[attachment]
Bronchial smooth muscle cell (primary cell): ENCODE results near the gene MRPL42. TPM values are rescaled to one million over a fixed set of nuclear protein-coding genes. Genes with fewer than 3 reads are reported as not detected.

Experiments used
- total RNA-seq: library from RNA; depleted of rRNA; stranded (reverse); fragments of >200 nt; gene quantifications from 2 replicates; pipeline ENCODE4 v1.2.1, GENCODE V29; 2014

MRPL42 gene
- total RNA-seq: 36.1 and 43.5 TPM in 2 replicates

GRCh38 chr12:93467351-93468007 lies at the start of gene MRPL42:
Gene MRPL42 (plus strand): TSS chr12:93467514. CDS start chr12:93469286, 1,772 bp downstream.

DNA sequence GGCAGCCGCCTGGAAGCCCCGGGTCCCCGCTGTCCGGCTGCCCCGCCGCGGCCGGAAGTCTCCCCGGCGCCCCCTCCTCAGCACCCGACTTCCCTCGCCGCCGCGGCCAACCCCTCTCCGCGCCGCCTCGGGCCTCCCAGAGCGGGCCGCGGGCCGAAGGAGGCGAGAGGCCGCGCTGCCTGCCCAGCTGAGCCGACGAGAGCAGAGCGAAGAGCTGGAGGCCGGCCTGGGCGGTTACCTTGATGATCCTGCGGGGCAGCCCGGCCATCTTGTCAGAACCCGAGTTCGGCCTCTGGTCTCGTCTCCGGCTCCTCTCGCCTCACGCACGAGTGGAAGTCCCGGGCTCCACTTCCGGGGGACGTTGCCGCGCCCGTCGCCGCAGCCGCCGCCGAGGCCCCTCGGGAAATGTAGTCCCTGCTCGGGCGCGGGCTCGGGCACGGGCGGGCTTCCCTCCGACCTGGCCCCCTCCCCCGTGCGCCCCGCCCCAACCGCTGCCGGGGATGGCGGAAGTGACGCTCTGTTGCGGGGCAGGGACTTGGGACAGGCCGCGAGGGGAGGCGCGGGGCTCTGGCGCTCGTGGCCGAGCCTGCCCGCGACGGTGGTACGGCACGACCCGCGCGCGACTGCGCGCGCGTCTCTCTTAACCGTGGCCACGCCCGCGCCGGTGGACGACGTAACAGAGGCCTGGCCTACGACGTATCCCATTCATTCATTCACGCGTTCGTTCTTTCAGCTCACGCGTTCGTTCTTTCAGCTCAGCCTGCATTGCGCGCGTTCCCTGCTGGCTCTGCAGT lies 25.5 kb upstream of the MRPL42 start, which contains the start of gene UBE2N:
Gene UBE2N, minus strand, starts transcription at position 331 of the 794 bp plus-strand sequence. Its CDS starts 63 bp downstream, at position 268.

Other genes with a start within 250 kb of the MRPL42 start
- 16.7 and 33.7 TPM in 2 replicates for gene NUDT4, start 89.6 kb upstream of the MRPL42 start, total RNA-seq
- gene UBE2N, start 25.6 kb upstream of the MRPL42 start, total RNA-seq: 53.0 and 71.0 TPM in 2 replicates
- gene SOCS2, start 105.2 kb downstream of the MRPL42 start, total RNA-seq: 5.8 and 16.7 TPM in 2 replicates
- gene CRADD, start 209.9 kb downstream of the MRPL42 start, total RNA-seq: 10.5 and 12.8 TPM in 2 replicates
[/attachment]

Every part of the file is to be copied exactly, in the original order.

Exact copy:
Bronchial smooth muscle cell (primary cell): ENCODE results near the gene MRPL42. TPM values are rescaled to one million over a fixed set of nuclear protein-coding genes. Genes with fewer than 3 reads are reported as not detected.

Experiments used
- total RNA-seq: library from RNA; depleted of rRNA; stranded (reverse); fragments of >200 nt; gene quantifications from 2 replicates; pipeline ENCODE4 v1.2.1, GENCODE V29; 2014

MRPL42 gene
- total RNA-seq: 36.1 and 43.5 TPM in 2 replicates

GRCh38 chr12:93467351-93468007 lies at the start of gene MRPL42:
Gene MRPL42 (plus strand): TSS chr12:93467514. CDS start chr12:93469286, 1,772 bp downstream.

DNA sequence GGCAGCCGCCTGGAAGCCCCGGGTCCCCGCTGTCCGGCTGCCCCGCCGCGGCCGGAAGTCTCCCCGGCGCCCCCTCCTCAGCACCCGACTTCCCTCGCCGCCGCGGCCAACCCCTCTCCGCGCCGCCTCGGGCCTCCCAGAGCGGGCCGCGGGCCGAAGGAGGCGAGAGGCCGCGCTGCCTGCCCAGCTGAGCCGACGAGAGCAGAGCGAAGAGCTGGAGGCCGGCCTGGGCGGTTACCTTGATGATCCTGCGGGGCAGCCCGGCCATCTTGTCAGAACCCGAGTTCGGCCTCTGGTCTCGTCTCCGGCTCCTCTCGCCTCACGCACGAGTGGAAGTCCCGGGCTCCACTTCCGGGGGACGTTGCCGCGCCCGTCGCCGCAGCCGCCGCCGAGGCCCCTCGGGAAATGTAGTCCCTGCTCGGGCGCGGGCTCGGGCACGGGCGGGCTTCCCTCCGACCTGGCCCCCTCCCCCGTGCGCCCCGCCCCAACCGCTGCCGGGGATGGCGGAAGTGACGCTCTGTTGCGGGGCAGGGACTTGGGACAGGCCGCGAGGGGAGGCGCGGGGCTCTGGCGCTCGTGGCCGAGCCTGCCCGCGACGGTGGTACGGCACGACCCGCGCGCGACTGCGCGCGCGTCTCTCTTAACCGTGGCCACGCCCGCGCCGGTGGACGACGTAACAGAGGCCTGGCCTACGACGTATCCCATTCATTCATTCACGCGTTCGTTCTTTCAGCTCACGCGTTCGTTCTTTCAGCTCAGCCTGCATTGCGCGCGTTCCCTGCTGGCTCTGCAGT lies 25.5 kb upstream of the MRPL42 start, which contains the start of gene UBE2N:
Gene UBE2N, minus strand, starts transcription at position 331 of the 794 bp plus-strand sequence. Its CDS starts 63 bp downstream, at position 268.

Other genes with a start within 250 kb of the MRPL42 start
- 16.7 and 33.7 TPM in 2 replicates for gene NUDT4, start 89.6 kb upstream of the MRPL42 start, total RNA-seq
- gene UBE2N, start 25.6 kb upstream of the MRPL42 start, total RNA-seq: 53.0 and 71.0 TPM in 2 replicates
- gene SOCS2, start 105.2 kb downstream of the MRPL42 start, total RNA-seq: 5.8 and 16.7 TPM in 2 replicates
- gene CRADD, start 209.9 kb downstream of the MRPL42 start, total RNA-seq: 10.5 and 12.8 TPM in 2 replicates